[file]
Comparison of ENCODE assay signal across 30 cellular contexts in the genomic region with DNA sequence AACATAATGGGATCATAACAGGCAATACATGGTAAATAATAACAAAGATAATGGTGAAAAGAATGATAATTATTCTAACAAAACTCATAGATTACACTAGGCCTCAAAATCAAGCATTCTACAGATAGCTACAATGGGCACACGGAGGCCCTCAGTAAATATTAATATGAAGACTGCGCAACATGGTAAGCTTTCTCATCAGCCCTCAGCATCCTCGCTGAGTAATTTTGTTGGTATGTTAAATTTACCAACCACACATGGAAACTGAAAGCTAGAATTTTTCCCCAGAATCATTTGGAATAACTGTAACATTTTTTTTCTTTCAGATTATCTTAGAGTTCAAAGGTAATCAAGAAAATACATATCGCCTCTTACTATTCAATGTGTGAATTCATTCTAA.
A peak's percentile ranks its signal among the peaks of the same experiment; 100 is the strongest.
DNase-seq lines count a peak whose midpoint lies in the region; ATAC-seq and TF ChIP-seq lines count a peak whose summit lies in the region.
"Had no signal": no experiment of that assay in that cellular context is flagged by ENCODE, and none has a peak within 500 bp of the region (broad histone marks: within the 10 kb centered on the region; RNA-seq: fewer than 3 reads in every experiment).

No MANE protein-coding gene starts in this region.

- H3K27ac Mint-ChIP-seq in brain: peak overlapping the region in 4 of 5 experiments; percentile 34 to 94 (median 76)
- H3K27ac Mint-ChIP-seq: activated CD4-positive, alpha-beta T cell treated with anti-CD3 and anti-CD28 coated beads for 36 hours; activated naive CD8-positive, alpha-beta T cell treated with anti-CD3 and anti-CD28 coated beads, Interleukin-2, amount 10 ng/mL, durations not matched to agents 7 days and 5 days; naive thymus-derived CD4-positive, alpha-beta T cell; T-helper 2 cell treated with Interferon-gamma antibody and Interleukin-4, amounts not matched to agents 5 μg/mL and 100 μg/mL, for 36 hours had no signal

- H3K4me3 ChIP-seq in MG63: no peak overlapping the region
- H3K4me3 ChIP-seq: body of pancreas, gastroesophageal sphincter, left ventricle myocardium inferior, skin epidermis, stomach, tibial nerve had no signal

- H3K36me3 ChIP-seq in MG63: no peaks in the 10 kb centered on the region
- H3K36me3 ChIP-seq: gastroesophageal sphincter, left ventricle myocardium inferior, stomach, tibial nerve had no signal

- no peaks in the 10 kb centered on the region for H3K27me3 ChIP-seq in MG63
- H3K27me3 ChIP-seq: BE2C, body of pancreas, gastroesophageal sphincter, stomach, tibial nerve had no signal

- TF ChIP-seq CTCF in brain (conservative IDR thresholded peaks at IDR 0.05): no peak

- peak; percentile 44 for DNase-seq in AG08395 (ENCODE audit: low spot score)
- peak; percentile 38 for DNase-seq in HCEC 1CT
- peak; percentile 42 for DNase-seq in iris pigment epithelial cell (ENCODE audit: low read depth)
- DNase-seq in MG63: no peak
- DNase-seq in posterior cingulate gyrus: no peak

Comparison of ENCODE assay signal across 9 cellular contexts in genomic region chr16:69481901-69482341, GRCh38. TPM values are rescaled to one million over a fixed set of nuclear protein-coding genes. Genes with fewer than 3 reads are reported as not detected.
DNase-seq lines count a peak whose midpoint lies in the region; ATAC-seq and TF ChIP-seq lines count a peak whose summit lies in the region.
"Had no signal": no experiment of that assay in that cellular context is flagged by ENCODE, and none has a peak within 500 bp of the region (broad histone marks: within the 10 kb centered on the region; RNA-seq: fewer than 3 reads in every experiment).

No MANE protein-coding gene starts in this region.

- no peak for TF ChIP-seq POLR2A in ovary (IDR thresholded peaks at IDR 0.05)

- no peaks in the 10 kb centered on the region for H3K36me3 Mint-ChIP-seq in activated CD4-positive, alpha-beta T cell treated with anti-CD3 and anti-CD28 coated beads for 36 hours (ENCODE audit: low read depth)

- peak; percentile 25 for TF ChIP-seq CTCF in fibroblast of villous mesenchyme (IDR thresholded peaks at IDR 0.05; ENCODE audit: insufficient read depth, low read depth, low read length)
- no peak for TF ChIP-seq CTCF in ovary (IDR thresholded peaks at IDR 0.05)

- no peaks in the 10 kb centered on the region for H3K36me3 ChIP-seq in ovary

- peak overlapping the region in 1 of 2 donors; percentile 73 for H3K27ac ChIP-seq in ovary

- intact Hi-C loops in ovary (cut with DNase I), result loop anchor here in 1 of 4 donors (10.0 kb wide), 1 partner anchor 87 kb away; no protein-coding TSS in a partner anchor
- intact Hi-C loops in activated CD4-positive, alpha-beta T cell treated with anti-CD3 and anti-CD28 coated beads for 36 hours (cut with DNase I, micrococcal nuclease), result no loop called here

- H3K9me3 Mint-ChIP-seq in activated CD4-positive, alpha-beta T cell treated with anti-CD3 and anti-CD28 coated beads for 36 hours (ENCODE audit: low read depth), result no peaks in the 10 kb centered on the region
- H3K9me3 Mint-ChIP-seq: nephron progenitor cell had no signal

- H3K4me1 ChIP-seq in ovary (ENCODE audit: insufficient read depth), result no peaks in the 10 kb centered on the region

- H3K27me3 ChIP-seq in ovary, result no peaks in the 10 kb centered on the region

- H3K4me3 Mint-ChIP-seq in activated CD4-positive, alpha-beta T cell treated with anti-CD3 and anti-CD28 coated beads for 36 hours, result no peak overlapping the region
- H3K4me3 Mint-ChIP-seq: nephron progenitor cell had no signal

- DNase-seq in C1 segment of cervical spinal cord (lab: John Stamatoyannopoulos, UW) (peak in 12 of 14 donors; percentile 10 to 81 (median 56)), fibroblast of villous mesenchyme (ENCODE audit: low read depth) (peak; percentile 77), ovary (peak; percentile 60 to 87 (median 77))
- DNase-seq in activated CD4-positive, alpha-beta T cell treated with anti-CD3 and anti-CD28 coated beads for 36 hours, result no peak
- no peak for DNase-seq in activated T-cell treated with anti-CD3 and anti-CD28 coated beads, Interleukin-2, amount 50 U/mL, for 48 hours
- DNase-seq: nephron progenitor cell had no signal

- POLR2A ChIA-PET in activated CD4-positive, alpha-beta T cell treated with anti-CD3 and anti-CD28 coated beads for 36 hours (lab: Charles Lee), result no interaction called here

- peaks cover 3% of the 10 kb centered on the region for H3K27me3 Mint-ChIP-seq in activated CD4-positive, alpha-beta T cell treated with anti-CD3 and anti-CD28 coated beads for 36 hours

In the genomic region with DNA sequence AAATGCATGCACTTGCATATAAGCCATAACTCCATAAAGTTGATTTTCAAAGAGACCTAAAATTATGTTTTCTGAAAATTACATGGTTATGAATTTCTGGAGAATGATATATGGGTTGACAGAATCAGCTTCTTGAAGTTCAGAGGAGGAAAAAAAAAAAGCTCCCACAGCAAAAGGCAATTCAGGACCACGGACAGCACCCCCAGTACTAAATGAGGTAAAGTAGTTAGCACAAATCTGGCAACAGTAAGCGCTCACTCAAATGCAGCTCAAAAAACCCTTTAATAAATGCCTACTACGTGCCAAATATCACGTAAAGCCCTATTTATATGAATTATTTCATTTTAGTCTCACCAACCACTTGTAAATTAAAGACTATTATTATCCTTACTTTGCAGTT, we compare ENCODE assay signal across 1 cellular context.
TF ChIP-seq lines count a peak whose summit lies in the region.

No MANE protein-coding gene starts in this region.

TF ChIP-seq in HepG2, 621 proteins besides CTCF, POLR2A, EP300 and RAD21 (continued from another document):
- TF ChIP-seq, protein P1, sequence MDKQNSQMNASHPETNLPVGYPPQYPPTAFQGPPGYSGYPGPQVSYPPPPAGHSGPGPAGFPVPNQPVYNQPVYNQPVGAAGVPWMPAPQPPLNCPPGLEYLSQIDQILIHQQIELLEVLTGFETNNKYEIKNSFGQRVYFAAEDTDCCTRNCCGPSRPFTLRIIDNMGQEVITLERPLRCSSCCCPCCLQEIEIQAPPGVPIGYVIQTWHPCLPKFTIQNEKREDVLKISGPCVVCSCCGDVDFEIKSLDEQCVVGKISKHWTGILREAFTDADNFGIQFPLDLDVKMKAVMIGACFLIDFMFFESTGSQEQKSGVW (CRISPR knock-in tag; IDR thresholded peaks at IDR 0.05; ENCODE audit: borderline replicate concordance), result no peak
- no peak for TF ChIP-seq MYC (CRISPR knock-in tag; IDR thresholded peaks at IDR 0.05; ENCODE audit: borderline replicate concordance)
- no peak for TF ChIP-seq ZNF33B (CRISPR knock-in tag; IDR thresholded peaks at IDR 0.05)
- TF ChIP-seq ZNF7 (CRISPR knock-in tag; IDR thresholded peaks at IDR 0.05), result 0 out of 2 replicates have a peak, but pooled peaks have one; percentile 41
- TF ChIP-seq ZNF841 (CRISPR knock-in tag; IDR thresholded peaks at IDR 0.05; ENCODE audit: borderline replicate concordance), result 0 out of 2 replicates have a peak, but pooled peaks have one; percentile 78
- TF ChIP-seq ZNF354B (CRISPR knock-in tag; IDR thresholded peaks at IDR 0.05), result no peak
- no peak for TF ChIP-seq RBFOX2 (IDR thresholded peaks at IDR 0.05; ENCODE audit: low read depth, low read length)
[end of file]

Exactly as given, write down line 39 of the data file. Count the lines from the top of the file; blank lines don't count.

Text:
- DNase-seq in activated CD4-positive, alpha-beta T cell treated with anti-CD3 and anti-CD28 coated beads for 36 hours, result no peak